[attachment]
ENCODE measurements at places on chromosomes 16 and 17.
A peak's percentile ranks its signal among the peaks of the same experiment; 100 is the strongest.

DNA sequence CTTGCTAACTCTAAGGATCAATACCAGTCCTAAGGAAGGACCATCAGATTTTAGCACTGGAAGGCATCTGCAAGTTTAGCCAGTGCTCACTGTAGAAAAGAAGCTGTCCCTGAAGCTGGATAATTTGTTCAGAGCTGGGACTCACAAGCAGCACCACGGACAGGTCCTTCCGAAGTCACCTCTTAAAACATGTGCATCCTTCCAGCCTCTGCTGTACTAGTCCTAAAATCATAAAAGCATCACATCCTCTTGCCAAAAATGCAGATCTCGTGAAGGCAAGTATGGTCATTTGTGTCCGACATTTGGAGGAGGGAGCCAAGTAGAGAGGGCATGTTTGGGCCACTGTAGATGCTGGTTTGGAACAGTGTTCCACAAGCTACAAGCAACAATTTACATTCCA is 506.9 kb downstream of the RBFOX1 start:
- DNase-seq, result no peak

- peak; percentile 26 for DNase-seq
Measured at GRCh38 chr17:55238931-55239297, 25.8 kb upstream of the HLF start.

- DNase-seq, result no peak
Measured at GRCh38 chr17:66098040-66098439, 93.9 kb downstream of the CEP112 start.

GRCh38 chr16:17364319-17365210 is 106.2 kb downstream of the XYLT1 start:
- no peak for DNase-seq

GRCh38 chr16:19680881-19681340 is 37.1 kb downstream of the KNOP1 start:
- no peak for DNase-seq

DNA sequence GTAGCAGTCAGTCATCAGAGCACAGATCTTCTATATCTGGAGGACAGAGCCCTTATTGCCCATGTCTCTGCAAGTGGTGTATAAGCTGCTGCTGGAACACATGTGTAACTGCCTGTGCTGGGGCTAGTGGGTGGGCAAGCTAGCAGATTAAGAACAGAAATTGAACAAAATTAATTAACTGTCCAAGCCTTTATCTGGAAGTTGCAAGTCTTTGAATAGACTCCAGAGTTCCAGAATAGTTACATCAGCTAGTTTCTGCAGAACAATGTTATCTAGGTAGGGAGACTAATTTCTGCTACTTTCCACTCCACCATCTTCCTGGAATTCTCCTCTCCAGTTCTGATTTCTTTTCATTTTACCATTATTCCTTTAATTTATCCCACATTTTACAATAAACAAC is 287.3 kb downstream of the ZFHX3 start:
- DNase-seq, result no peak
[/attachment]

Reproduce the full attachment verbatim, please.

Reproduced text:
ENCODE measurements at places on chromosomes 16 and 17.
A peak's percentile ranks its signal among the peaks of the same experiment; 100 is the strongest.

DNA sequence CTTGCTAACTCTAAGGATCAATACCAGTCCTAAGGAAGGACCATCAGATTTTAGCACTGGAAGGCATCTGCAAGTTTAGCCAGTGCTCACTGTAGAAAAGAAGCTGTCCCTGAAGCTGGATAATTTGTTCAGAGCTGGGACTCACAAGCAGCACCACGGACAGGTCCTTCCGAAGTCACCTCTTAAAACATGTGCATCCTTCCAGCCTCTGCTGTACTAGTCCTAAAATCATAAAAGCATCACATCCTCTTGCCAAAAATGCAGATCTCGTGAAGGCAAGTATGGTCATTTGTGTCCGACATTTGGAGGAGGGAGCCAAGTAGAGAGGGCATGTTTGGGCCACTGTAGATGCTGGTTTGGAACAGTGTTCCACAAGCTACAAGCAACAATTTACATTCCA is 506.9 kb downstream of the RBFOX1 start:
- DNase-seq, result no peak

- peak; percentile 26 for DNase-seq
Measured at GRCh38 chr17:55238931-55239297, 25.8 kb upstream of the HLF start.

- DNase-seq, result no peak
Measured at GRCh38 chr17:66098040-66098439, 93.9 kb downstream of the CEP112 start.

GRCh38 chr16:17364319-17365210 is 106.2 kb downstream of the XYLT1 start:
- no peak for DNase-seq

GRCh38 chr16:19680881-19681340 is 37.1 kb downstream of the KNOP1 start:
- no peak for DNase-seq

DNA sequence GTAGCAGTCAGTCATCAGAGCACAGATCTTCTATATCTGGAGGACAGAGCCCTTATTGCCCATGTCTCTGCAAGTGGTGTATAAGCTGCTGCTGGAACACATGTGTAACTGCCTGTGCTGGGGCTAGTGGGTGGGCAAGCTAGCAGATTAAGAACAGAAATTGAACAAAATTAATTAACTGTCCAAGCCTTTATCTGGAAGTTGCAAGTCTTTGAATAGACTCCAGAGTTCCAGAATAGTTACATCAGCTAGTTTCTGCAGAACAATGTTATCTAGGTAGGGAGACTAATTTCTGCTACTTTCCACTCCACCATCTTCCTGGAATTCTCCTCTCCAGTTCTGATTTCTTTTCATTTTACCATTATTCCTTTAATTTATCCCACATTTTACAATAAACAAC is 287.3 kb downstream of the ZFHX3 start:
- DNase-seq, result no peak